I received an advance copy of my mobilisation order last week, and I’ve been thinking it over for a few days. A bit of reflection on what needs done, and some reflection on the impact of the deployment.
Inevitably it makes for a fairly challenging time, there is quite a lot of administration to sort out both with my employer and with the service. There are also plenty of conversations to have with a number of people about the job itself and about going away for six months. It’s also inevitable that I’ve got my own anxieties about the whole experience.
I suppose the anxieties themselves are easiest talked about first. I’m not so worried about doing the job out there, I’m pretty experienced in my field, I’ve been well trained and I’ve got lots of background in doing it in practice. I do have a mild concern about my own fitness, but some of that is probably pretty natural. I’m fit, but until I get there will I know that I’m fit enough. The pre-deployment training will help me settle on that and in the meantime it’s just a question of continuing to hack away at the fitness. In the past there was some stigma attached to being a reservist, but that’s gone from the vast majority of the regular services. I have an advantage there as an ex-regular but lots of my colleagues have established a good reputation for themselves so there shouldn’t be a major issue there.
On the employer front I’m extremely fortunate, as mine is very supportive. To an extent they can see a value from my membership of the service, and whilst we don’t work in the defence marketplace I’m able to point to my direct operational management and command experience as a benefit. Despite that support it’s still ten months away, and lots can change in that time. In the same period we’ve restructured twice! So we need to identify someone to hand my current projects on to, then hand them over. We also need to work out what we’ll do to keep in touch. Email should be fairly straightforward, and possibly some video messages, just to keep in touch with what’s going on and to keep in touch with the rest of my practice.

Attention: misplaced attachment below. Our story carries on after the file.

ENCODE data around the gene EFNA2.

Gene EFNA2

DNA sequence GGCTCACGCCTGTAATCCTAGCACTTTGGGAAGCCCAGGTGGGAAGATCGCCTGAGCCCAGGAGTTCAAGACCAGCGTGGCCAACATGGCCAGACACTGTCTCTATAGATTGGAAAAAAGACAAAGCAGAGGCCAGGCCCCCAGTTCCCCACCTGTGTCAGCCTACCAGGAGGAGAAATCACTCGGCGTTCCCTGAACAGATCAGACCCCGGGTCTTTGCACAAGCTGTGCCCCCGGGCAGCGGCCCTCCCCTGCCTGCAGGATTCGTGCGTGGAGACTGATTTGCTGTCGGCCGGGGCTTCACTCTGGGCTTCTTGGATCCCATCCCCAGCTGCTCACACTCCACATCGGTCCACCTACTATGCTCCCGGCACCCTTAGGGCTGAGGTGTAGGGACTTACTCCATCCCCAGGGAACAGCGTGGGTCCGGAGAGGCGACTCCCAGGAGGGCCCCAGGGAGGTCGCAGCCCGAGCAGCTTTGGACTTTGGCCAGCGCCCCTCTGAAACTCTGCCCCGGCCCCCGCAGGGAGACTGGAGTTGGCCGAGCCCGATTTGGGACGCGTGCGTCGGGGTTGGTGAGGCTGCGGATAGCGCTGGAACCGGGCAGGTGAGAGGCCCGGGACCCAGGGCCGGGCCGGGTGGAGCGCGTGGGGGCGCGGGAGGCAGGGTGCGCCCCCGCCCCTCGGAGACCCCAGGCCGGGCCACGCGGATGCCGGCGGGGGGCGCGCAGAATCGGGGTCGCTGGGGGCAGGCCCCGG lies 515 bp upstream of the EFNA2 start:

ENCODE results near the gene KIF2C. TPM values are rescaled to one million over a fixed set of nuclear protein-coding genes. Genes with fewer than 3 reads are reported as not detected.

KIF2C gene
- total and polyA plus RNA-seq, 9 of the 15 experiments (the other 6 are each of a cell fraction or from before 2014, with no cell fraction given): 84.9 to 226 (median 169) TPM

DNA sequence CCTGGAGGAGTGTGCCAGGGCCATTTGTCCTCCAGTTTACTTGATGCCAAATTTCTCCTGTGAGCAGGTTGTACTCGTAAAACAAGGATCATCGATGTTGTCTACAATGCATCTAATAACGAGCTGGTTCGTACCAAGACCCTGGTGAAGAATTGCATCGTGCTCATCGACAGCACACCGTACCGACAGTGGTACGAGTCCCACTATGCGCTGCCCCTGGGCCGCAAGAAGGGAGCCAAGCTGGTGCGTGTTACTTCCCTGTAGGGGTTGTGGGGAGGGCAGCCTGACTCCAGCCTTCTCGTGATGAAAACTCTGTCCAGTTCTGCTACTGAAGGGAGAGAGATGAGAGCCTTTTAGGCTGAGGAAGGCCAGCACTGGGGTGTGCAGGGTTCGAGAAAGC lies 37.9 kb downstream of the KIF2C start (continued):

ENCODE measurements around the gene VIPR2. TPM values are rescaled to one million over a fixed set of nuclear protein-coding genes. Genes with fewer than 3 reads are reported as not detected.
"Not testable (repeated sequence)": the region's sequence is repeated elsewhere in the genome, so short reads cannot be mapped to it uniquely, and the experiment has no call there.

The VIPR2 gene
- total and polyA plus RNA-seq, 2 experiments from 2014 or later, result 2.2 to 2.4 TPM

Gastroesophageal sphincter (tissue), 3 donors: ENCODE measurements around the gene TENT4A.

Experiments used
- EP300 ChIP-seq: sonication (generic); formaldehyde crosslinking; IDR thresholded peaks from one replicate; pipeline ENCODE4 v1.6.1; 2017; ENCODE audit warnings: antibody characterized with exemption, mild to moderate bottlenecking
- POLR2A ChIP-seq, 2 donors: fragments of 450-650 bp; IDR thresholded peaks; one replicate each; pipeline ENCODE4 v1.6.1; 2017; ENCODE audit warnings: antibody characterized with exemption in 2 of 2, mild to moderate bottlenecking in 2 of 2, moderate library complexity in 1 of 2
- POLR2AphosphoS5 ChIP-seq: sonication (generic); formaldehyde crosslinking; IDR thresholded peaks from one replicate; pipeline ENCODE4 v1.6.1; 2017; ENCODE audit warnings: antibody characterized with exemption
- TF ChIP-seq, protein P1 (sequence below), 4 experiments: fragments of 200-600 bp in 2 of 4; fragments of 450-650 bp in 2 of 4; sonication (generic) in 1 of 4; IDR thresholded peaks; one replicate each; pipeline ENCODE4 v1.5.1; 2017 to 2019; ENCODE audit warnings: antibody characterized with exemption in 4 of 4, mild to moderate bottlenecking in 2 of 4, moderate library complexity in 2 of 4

Then there are the conversations with family and friends. Most people recognise that there is a risk in going out to Afghanistan. For me there will not be as much risk as there is for others, I will not be engaging the enemy in close combat, but there will be times that I’m vulnerable to mines or Improvised Explosive Devices; command wire, radio-controlled, victim-initiated, vehicle-borne or suicide. I’d be lying if I said I wasn’t concerned but I’ll be well trained, the level of threat isn’t as bad as the media suggest and we have strategies and tactics to reduce the risk. Dealing with that will be easier for me, as I’ll be there and getting on with my job. Having been on operations before I know that there just isn’t time to sit and worry. But I know that it’ll be difficult for my friends and family still at home. I’ve been very conscious in the last couple of weeks of just how often the news is about an incident in Afghanistan. Instead of being busy with new experiences those still at home will have a gap left in their life as I’m not there, and there will be reports on the news that will be stressful for them. Sometimes there won’t be opportunities to get messages back and forth, sometimes there will. Instead of all of their time being filled up there is a persistent reminder that I’m elsewhere.
On the other hand there is an appreciation that as a reservist I’m doing what I signed up to do, and I want to go and do it. If I didn’t want to do it I’ve had plenty of time before now to find something else to do with my free time. It’s something I’ve trained for, I’m well equipped to do and for me is something I think is worth doing.
I’m looking forward to it, but spare a thought for those that have to put up with loved ones going away.